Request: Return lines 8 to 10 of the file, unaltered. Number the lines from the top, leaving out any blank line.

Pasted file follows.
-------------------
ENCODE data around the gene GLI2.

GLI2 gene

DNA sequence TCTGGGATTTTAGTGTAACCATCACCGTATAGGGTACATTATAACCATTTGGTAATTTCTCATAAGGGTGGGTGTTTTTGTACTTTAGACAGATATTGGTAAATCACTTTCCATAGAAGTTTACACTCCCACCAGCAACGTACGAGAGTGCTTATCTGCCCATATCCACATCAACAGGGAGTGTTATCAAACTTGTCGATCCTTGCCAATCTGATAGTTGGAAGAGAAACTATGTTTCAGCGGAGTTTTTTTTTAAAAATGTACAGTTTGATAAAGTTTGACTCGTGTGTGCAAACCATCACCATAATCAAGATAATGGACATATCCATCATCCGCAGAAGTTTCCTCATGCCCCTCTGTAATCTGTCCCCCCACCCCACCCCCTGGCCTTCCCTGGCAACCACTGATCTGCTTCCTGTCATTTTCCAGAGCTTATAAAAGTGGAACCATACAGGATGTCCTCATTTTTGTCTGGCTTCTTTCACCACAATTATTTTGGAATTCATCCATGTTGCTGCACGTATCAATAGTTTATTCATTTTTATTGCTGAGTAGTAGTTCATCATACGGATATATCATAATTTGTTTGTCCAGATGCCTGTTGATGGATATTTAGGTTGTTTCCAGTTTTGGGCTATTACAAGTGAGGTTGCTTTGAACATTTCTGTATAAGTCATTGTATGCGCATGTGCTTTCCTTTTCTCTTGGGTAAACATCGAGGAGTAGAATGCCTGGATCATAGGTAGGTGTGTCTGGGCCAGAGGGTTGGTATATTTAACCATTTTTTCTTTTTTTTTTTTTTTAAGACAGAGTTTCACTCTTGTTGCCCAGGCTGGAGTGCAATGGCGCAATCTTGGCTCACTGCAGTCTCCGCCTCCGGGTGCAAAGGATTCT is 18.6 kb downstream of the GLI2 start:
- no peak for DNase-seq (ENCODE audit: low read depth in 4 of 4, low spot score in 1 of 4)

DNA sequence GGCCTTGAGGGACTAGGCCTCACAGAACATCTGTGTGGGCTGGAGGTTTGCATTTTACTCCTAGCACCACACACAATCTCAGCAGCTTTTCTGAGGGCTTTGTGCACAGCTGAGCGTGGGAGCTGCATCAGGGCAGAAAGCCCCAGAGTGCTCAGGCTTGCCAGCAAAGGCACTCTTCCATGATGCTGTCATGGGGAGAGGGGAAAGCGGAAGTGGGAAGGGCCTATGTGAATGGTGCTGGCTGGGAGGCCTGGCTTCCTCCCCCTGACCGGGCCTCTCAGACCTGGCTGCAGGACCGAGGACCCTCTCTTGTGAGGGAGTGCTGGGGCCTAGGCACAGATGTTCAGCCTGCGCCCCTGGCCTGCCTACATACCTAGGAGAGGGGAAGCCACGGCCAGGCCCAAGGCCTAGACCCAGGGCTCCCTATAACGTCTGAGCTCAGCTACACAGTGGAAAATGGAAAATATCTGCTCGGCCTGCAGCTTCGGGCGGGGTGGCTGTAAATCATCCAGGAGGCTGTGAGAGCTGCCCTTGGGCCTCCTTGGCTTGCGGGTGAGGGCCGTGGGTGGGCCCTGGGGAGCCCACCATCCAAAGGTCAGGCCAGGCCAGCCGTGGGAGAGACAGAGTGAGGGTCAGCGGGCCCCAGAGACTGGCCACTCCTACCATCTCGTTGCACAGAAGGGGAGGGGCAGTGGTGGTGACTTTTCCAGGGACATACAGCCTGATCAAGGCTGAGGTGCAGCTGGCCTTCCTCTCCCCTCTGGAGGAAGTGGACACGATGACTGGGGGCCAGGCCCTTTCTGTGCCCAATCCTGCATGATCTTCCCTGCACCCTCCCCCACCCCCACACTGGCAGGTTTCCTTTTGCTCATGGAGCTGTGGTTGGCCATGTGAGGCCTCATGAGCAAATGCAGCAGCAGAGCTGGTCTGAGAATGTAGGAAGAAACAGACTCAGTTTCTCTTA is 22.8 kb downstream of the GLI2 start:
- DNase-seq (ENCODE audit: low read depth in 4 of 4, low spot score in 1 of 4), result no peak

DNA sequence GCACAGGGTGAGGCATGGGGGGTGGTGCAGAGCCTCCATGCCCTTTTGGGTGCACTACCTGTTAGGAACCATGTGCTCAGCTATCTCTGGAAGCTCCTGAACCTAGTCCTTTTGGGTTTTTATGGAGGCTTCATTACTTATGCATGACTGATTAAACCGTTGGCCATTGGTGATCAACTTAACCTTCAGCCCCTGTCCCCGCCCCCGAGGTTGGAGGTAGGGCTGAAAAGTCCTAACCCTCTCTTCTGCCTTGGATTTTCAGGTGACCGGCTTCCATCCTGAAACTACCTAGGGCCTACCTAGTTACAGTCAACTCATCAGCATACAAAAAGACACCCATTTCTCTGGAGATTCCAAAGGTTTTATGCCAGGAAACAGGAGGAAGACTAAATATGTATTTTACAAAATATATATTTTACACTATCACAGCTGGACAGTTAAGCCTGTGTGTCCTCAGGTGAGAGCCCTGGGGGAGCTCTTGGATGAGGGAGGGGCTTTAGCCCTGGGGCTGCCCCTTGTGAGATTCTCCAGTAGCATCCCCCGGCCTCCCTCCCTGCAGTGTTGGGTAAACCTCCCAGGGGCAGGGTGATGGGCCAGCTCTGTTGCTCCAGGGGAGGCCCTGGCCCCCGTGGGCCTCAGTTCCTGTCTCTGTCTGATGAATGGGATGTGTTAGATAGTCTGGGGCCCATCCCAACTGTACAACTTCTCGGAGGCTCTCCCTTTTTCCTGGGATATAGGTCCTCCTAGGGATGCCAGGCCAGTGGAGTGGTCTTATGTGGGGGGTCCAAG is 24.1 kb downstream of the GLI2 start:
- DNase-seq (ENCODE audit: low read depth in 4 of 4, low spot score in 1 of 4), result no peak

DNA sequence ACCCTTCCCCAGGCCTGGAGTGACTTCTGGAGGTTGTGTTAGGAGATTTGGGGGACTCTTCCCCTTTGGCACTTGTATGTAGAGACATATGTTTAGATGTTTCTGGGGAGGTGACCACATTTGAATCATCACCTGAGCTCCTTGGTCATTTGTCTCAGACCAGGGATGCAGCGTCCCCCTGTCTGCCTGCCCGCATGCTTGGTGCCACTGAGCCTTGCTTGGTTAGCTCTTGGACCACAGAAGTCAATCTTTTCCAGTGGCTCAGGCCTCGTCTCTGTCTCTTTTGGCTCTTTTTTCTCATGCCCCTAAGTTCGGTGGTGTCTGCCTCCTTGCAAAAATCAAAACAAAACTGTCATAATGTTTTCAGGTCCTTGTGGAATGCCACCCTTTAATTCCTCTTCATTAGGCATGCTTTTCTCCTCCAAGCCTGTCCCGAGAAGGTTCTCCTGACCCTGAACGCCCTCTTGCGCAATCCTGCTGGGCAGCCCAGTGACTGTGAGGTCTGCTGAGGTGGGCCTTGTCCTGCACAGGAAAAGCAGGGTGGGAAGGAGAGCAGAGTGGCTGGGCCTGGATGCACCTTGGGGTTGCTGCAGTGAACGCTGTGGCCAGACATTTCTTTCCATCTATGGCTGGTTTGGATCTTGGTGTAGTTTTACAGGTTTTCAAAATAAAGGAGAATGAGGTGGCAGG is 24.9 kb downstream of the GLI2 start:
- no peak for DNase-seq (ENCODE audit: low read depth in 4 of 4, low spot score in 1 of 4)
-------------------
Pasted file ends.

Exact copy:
- DNase-seq (ENCODE audit: low read depth in 4 of 4, low spot score in 1 of 4), result no peak

DNA sequence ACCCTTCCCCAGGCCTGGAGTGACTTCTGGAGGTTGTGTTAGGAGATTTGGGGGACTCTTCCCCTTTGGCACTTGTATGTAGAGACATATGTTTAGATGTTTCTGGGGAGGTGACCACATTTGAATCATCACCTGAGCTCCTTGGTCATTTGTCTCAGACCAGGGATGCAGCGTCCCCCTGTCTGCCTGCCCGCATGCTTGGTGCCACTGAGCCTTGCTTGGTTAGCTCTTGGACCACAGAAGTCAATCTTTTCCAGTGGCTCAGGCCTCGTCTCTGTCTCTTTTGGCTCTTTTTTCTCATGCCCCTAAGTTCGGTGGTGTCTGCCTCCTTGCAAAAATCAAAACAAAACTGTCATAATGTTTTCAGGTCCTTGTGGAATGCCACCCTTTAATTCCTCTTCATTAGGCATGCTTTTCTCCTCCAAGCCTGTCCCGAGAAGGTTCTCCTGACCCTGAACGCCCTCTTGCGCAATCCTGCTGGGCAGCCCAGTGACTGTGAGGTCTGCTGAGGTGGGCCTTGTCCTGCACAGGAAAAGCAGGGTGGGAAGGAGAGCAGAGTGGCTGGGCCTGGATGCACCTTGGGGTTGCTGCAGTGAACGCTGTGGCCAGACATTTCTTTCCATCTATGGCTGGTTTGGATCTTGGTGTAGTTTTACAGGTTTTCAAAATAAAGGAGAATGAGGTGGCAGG is 24.9 kb downstream of the GLI2 start:
- no peak for DNase-seq (ENCODE audit: low read depth in 4 of 4, low spot score in 1 of 4)